ILLICIT FINANCIAL FLOWS

Kenya part of global economies hit by trade misinvoicing - report

The country lost Sh1.5 trillion in 29

In Summary
  • Itccurs when importers and exporters deliberately falsify the declared value of goods on invoices submitted to customs authorities.
  • Globally, $1.6 trillion is lost every year
KRA's Moyale OSBP station manager Joel Ndege speaks during a stakeholders forum
KRA's Moyale OSBP station manager Joel Ndege speaks during a stakeholders forum
Image: MARTIN MWITA

The global economy loses at least $1.6 trillion, more than the size of Kenya's Gross Domestic Product every year through trade misinvoicing. 

According to the latest report by Global Financial Integrity (GFI) an estimated $1.6 trillion in potential trade misinvoicing among 134 developing countries, of which $835 billion occurred between developing countries and 36 advanced economies, in 2018.

Trade misinvoicing occurs when importers and exporters deliberately falsify the declared value of goods on invoices submitted to customs authorities.

The report comes at a time the Kenya Revenue Authority (KRA)  estimates the country loses more than Sh125 billion every year in taxes to shrewd traders who falsify the value of goods and services.

According to the revenue body fraudulent schemes by domestic firms and multinationals could be depriving Kenya as much as 8.3 per cent of government revenue, which amounted to nearly Sh1.51 trillion for the fiscal year ended June 2020.

“It is estimated that Kenya’s tax loss from trade misinvoicing by multinational corporations and other parties could be as high as 8.3 per cent of government revenue.

“This clearly hampers economic growth and results in huge loss in tax revenue,'' KRA said in a statement. 

The GFI report titled Trade-Related Illicit Financial Flows in 134 Developing Countries 2009-2018, shows trade misinvoicing is a persistent problem across developing nations, resulting in potentially massive revenue losses and facilitating illicit financial flows across international borders.

GFI’s President Tom Cardamone said at a time when developing countries are scrambling for every penny to fund vaccines and medicines to fight Covid-19 infections, billions of dollars in duties and taxes are going uncollected.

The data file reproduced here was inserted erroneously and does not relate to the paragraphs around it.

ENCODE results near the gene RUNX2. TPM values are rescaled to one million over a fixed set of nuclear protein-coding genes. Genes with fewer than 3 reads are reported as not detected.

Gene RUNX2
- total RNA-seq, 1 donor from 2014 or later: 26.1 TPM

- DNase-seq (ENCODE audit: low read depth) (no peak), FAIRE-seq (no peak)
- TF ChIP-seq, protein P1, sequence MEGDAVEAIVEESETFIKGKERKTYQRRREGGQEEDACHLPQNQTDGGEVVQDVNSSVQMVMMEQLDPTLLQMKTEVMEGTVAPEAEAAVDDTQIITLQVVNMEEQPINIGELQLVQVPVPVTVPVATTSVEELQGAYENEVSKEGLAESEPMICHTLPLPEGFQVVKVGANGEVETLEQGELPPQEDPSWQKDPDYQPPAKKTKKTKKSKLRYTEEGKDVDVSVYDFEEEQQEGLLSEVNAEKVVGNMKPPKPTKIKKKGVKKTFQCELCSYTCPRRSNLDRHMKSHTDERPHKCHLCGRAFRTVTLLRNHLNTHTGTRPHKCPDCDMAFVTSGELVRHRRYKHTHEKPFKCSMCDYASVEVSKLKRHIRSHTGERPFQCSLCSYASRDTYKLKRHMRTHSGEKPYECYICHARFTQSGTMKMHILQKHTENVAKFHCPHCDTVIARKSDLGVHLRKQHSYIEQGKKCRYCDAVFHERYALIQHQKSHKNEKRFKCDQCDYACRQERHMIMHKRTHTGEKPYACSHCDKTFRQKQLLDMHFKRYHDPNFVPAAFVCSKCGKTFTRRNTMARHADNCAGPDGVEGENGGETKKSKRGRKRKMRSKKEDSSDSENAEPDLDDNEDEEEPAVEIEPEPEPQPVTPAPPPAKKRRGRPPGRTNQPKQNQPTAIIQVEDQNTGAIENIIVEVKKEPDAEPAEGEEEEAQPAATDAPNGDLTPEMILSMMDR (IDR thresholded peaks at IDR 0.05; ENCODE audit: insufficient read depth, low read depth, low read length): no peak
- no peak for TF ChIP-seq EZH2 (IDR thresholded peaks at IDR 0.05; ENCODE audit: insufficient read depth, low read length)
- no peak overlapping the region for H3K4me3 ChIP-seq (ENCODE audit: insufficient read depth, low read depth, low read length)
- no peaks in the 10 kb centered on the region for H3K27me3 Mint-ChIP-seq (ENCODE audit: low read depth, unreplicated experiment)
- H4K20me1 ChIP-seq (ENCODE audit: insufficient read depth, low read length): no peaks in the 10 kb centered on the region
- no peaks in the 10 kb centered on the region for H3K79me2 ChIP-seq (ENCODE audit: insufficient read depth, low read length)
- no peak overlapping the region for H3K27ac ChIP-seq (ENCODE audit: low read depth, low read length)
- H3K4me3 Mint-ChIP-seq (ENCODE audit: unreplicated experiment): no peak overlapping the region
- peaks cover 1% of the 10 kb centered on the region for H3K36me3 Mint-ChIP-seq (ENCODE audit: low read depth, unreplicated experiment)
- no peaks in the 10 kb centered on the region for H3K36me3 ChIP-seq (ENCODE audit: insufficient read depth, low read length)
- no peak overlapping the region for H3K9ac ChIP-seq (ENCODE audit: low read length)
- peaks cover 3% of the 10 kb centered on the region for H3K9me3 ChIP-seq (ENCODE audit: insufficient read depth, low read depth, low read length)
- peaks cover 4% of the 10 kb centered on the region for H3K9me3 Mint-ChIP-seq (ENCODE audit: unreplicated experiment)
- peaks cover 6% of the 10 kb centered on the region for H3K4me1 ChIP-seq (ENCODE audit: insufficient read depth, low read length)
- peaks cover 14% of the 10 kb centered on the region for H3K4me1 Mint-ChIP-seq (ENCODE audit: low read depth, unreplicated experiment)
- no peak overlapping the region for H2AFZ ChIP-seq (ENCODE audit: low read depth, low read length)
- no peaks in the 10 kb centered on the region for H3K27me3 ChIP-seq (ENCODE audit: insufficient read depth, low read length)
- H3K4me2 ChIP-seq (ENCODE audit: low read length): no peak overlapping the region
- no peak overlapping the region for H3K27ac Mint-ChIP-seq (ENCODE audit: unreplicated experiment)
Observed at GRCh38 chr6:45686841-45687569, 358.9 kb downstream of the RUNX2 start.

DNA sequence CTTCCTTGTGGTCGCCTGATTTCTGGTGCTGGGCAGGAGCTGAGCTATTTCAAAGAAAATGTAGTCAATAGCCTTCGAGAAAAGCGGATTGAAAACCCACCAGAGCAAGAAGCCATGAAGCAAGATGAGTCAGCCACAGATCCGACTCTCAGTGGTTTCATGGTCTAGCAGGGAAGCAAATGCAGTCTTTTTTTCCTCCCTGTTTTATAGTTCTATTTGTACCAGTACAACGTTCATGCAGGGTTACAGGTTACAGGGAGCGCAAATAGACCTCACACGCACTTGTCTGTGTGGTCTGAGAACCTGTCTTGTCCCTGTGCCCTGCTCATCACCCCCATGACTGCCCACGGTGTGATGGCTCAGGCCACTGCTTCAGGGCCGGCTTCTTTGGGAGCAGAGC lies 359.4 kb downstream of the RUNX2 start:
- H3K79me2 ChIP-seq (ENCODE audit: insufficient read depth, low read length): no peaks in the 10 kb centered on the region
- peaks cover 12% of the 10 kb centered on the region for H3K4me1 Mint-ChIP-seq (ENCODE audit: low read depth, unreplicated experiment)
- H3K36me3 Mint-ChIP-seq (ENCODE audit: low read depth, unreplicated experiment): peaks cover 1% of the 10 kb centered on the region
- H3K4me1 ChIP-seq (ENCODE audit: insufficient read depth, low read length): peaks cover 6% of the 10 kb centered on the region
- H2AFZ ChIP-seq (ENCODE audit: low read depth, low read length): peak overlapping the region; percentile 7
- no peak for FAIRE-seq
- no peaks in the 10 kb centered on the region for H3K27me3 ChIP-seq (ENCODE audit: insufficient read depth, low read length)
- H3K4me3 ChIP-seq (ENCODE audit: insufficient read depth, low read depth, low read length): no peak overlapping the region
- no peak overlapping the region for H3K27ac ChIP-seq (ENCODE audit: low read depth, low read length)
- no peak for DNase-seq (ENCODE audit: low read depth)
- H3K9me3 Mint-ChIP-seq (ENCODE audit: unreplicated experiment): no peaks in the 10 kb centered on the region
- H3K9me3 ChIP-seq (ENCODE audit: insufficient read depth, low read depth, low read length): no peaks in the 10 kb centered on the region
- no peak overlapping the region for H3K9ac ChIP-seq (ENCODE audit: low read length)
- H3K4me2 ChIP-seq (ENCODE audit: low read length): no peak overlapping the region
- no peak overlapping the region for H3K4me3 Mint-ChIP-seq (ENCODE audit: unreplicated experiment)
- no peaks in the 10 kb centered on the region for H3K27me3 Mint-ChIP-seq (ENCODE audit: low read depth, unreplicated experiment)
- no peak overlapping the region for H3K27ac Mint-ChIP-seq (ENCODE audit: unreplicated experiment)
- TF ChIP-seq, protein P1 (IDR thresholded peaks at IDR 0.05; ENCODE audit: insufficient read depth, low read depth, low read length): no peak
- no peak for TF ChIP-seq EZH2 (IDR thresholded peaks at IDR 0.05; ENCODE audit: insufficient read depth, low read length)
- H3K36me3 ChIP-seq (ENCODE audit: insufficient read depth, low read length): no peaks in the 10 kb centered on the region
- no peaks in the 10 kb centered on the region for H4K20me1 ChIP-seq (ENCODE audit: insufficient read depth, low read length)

This allows traders to illegally move money across international borders, evade tax and/or customs duties, launder the proceeds of criminal activity, circumvent currency controls, and hide profits in offshore bank accounts.

''It is absolutely shocking,” he continued, “how few governments are paying any attention to these massive losses,'' Cardamone said. 

Value gaps, or mismatches in international trade transactions, indicate that developing countries are not collecting the correct amount of trade-related taxes and duties that are owed, leading to potentially massive amounts of revenue losses.

While these value gaps are only estimates of misinvoicing, they indicate the scale of the problem. 

In order to identify potential trade misinvoicing, GFI examined official trade data reported to the United Nations to identify value gaps, or mismatches, in the data regarding what any two countries reported about their trade with one another.

While there are reasons for some mismatches to regularly show up in the international trade data, GFI believes that the majority of the gaps identified are indicative of trade misinvoicing activity.

GFI looked at all bilateral trade data for 134 developing countries, as well as trade between those countries and 36 advanced economies.

The developing countries with the largest value gaps identified in trade with 36 advanced economies in 2018 as a per cent of total trade are Gambia (45 per cent), Malawi (36.6 p[er cent), Suriname (31.9 per cent), Kyrgyzstan (30.6 pr cent) and Belize (29.2 per cent).

The developing countries with the largest value gaps identified in trade with 36 advanced economies in 2018 are China ($305.0 billion), Poland ($62.3 billion), India (US$38.9 billion), Russia ($32.6 billion) and Malaysia ($30.7 billion);